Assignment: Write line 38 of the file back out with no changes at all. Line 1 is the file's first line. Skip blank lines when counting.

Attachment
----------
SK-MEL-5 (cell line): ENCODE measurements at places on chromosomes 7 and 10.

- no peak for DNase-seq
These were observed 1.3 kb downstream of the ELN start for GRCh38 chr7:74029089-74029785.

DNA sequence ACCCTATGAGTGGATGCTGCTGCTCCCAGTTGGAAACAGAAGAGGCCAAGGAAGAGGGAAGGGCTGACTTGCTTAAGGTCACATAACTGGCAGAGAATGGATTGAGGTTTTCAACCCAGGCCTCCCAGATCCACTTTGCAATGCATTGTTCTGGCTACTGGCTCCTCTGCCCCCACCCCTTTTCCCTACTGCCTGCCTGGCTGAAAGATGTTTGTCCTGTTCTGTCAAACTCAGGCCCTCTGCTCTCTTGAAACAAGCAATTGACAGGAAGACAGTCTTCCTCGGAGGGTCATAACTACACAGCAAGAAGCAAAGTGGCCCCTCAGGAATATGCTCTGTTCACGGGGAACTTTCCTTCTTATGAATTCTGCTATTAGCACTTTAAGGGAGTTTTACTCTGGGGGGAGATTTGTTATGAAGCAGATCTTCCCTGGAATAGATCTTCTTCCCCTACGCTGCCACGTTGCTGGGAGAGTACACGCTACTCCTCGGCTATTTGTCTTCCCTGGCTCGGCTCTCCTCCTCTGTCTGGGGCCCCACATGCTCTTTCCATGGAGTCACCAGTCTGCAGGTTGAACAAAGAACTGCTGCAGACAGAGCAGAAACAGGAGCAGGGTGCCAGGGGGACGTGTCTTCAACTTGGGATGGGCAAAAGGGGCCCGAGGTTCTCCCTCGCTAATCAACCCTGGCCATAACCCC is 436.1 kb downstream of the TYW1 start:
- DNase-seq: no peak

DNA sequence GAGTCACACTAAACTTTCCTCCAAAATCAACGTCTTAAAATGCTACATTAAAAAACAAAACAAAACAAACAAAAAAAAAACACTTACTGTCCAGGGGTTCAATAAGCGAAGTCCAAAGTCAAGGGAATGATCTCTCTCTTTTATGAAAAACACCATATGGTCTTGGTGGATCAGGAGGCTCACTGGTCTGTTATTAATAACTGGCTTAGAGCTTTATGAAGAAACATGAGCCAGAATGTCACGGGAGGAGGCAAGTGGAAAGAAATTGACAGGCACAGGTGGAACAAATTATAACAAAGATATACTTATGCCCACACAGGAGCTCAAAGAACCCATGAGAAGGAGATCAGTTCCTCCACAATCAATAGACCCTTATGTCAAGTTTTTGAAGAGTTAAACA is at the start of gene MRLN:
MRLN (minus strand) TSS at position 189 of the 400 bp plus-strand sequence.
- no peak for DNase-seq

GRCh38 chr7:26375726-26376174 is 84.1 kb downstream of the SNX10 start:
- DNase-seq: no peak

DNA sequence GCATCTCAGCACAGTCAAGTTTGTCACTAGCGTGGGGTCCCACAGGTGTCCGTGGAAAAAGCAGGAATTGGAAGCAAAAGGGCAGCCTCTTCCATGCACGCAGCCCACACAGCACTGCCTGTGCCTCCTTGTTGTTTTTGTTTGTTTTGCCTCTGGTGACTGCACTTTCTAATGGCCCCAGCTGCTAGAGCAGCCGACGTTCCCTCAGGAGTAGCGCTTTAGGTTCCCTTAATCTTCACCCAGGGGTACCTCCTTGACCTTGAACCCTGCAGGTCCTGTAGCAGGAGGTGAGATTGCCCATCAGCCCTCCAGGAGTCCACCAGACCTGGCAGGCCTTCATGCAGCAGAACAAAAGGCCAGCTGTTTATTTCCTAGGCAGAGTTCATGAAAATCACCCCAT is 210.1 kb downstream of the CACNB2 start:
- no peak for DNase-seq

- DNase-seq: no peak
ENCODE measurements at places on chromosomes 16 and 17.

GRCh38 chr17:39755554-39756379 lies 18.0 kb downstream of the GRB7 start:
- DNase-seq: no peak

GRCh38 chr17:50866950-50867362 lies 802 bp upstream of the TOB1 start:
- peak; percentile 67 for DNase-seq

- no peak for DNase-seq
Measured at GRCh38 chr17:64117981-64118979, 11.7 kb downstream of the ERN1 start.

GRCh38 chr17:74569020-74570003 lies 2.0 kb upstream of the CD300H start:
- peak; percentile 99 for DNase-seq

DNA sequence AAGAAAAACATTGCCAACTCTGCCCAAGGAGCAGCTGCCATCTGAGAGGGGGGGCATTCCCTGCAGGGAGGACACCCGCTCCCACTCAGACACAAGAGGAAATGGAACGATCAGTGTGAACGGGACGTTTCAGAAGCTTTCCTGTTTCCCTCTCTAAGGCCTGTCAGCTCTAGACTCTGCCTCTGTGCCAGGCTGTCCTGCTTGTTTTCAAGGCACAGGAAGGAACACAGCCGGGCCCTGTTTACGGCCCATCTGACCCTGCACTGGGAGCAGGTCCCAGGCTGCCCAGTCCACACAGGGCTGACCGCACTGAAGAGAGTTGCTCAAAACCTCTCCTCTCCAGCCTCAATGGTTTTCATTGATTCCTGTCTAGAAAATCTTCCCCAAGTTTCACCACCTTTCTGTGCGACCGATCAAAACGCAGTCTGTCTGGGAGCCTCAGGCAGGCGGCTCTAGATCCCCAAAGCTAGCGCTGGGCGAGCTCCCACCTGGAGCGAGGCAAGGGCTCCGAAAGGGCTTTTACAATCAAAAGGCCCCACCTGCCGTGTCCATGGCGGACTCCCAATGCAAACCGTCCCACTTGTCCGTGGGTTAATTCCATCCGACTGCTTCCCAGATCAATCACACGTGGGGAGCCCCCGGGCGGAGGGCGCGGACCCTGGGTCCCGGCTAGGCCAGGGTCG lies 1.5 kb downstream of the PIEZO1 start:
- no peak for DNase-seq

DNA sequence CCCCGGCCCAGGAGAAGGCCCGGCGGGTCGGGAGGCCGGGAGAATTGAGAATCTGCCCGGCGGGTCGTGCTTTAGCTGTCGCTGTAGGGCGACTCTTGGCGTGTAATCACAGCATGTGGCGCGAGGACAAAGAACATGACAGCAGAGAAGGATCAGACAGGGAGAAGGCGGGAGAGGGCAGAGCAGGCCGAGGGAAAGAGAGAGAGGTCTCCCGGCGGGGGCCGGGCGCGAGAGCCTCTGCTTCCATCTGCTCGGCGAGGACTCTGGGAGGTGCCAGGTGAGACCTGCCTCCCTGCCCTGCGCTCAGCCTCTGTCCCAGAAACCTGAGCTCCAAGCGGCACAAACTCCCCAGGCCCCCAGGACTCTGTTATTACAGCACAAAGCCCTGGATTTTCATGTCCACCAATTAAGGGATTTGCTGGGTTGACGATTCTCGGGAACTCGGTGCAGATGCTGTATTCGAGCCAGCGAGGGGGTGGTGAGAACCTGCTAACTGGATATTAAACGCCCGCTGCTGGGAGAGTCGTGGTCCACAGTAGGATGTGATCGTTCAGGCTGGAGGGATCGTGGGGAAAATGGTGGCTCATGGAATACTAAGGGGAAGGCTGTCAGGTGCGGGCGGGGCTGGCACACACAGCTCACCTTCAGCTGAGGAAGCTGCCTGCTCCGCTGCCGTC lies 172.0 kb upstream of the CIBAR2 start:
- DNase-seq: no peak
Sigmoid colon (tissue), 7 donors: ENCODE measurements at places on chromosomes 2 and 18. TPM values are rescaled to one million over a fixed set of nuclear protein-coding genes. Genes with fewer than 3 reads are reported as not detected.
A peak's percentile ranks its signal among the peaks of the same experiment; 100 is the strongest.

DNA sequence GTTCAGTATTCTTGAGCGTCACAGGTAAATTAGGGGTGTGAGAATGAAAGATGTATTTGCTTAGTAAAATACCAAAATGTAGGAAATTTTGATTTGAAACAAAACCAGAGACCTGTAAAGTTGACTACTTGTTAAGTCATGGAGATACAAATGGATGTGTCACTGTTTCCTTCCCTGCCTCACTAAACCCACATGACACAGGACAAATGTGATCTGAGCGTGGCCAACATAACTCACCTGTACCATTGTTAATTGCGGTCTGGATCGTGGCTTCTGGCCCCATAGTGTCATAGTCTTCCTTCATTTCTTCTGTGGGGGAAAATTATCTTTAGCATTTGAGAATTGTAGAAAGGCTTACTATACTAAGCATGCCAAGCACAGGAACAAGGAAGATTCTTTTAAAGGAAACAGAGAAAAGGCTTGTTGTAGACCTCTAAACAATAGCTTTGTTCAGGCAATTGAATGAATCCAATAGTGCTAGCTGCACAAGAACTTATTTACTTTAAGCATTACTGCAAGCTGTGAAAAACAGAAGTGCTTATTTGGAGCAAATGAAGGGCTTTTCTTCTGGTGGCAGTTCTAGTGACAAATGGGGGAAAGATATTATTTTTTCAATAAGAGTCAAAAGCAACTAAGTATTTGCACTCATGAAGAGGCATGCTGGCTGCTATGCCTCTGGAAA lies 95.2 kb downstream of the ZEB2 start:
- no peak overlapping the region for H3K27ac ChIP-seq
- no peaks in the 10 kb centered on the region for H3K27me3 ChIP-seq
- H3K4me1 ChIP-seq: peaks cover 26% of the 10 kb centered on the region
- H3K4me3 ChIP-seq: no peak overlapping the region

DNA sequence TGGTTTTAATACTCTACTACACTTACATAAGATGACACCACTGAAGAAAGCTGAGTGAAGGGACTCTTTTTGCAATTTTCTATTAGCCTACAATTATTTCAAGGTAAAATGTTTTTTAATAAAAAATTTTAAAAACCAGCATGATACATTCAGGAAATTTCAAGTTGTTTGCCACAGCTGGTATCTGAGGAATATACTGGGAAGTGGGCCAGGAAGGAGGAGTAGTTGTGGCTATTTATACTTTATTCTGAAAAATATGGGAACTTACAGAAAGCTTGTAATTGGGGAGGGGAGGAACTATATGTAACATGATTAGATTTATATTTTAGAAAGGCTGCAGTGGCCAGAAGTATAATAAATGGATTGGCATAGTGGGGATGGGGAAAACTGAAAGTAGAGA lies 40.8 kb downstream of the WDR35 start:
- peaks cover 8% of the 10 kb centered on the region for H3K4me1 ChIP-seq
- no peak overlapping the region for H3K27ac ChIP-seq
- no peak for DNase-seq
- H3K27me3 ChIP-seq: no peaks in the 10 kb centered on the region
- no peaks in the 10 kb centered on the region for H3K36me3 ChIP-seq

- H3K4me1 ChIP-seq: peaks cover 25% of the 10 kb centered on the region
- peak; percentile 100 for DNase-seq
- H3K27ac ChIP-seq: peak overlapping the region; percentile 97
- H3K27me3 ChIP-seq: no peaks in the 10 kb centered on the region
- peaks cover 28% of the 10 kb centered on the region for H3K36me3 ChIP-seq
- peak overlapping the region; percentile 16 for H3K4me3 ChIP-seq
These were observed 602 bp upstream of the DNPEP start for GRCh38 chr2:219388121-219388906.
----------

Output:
- H3K27me3 ChIP-seq: no peaks in the 10 kb centered on the region